In our last exciting episode, I wrote about adding diffusion to your lights. In that article I made a few references to the depth of your light and why you want to have various size light modifiers instead of moving your lights closer or farther from your subject. I promised that I would write more about this in a follow-up article, so here we are.
As noted previously, the quality of light (hard or soft), is determined by the size of the light as seen by the subject. When first starting out, you might only have one light modifier, such as a 24x30 softbox. So the temptation there is to move the light in closer or move it back farther from your subject to control the size of the light, and thereby the quality of the light. This does work. However, it has a secondary effect on your image. Moving the light changes the depth of the light.
Depth is one of the four main things I think about when designing my lighting for a portrait. The others are the depth of field that I want (how much is in focus), the size of the light (the shadow edge quality), and the amount of power I need (to get the aperture I want for the depth of field I want).
The depth of the light is based on a law of physics called the Inverse Square Law. This law states that a specified intensity (in our case, light) is inversely proportional to the square of the distance from the source of that light. As an example, if you double the distance between the light and your subject the amount of light falling on the subject will be 1/4 (at twice the distance the light has to spread out to cover 4x the area, see the illustration below). If you move the light back to 3 times the distance, the amount of light will be 1/9th the power, and so on.
Another part of this law, that seems to be often forgotten or ignored, is that it applies to a point source of light, something we rarely, if ever, actually use. As you put modifiers on your lights, such as softboxes, umbrellas, or add a lens, such as in a spot light, we start drifting away from the law. So don’t get hung up on the inverse square law or on measuring the distance between your light and subject. You only need to remember one simple rule: The closer your lights are to your subject, the darker the background will be.
OK, sounds simple enough. But it is also very powerful knowledge. With this knowledge you can take a simple white seamless paper background and make it appear white, black, or any shade of gray between them. It also allows you to light your background separately from the subject to control the apparent depth of the scene. More on that later.
So, let’s look at some examples. In this series of images the subject is 65” in front of a white seamless paper background. The single light is a 24x30 softbox. The only changes between the images is the distance from the softbox to the subject and the power setting on the light to maintain the same f/4.0 exposure. As indicated in the images, the distances are 12”, 24”, 48”, and 96”. The first thing I think you will notice is how the tone of the backdrop changes.
You will also want to take a look at highlights on the subject. Look at the cheek. Specular highlights are mirror-like and at first seem to not follow the inverse square law. In actuality they do follow the law, but in a reverse way. Specular highlights maintain the same brightness, no matter what the light to subject distance is, but they change in size inversely proportional to the distance. As your light is moved farther from your subject that specular highlights get smaller and appear brighter because the rest of the image is getting darker while the highlight stays the same brightness.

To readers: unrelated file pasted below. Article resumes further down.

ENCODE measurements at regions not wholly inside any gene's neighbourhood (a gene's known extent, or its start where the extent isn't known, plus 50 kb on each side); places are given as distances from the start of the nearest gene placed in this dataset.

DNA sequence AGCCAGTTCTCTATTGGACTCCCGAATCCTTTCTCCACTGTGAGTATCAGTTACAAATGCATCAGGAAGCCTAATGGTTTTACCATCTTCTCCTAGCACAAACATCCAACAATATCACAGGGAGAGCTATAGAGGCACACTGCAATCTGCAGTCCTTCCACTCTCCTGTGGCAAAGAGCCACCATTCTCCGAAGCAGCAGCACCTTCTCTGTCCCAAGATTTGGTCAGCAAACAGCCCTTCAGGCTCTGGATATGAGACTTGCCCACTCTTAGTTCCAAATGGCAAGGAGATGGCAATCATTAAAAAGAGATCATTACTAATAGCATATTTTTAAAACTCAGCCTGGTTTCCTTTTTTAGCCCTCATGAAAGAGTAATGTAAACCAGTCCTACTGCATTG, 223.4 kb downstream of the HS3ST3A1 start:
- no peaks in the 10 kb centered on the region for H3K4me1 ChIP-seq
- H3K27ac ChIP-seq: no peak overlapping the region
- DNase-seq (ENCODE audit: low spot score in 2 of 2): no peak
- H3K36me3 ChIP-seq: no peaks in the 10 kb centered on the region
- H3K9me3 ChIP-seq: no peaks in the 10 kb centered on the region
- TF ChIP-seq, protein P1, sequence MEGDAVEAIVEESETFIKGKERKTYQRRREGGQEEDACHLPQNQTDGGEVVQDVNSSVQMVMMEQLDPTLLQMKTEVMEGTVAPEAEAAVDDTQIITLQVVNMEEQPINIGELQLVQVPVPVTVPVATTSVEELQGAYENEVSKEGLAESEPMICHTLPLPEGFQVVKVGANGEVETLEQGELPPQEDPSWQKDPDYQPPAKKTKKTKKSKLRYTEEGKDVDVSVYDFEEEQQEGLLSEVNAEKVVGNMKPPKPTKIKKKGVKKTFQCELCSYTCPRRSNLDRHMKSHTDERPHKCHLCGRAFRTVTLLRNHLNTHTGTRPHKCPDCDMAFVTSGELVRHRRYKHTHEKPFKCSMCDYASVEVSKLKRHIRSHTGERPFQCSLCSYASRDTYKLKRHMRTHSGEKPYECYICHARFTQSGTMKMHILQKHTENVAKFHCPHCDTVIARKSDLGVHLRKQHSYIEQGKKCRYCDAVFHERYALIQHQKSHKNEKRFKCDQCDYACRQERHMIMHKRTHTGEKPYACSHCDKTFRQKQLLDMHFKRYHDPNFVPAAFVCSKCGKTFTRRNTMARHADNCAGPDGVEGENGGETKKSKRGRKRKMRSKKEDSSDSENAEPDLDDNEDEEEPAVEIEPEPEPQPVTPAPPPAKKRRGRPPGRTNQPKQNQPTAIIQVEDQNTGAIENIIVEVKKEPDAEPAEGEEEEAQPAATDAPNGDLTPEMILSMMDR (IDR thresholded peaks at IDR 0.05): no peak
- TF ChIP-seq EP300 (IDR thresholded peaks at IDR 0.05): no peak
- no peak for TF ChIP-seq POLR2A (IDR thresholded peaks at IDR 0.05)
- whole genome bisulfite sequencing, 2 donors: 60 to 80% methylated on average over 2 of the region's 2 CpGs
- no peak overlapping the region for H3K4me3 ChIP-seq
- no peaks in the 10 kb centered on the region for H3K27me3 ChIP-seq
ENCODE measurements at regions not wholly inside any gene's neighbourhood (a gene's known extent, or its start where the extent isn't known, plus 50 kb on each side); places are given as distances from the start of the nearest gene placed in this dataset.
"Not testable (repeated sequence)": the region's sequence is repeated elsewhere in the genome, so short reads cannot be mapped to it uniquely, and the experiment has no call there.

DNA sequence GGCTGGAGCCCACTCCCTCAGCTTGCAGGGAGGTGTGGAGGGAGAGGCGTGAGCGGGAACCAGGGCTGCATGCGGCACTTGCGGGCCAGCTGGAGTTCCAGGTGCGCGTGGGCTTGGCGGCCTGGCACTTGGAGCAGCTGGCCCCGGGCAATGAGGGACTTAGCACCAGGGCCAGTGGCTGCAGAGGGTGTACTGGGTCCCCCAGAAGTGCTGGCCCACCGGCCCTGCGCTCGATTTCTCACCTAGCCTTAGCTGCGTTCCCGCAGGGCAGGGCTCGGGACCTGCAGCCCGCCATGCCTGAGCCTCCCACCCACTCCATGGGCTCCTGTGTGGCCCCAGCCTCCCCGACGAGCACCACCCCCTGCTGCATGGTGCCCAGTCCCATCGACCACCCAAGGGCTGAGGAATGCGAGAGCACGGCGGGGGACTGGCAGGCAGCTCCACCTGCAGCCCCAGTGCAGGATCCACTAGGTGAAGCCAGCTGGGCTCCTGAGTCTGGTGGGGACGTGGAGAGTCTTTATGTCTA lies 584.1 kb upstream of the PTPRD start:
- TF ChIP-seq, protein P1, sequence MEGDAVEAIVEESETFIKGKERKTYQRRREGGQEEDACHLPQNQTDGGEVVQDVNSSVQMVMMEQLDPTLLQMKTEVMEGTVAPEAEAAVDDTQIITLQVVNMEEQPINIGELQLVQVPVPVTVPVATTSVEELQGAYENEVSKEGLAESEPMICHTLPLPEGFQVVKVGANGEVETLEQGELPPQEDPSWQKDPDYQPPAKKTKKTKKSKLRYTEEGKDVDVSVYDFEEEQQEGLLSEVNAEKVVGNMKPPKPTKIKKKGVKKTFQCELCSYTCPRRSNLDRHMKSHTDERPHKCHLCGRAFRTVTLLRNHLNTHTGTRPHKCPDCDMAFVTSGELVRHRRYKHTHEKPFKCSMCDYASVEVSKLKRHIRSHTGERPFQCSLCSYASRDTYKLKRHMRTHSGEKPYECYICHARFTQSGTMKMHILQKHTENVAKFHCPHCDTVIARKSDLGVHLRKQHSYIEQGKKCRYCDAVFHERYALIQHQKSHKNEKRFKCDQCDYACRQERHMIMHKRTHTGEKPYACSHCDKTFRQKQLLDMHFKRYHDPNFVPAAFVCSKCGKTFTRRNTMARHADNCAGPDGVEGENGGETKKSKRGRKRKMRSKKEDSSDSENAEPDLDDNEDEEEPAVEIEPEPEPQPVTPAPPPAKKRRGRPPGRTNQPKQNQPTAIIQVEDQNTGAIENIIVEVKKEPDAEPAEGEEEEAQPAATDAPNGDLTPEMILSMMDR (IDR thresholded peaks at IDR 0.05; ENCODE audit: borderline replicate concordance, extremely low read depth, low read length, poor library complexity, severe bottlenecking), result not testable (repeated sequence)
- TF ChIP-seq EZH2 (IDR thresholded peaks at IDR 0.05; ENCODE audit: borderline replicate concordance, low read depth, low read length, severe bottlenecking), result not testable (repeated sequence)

Now, about lighting your background separately from the subject. This involves adding more lights. In this case I added one light on my white background, a flash with a 7” silver dish reflector with a red gel. With the main light (the light on the subject) 96” away from the subject you can make out a pinkish glow on the background. But when I move the light in to 12” away from the subject the white background goes to a dark gray (as shown above) and the red gel on the background light can now be seen. If I had used a dark gray or a black background paper the red would be a richer tone than the pink that you see here. The background light was on its lowest setting. If I could have lowered the power more, it would have been more red, too.
A practical application: Group Photos
So far, I’ve been talking about light falloff from subject to background. We can also think about group photos and fall off from subjects different distances from the light. By combining our knowledge of light falloff with a lighting technique called feathering we can learn to light a group of people. Feathering is when instead of pointing the light directly at our subject(s) we point it a bit off so that the light skims across our subjects. A fill card (white foamcore or a pop-up white disc) helps fill in the shadows from the right side.
As an example, if our light is on the left side of our camera we would point the softbox or umbrella at the person on the right side of the group. The main intensity of the light will now be aimed at the person farthest from the light and the lower intensities from the edges of the light will be lighting the person closer to the light, helping to even out the light across the group. If the light is still too uneven, we use our knowledge of inverse square to tell us to move the light back, farther away from the group to even out the illumination across the group.
Here is a group photo of my friends at CreativeLive posing for me. This image was lit with one studio flash in a 60" Photek Softlighter on camera left and a fill card on the right. The Softlighter was backed up a bit to help even out the exposure across the four individuals.
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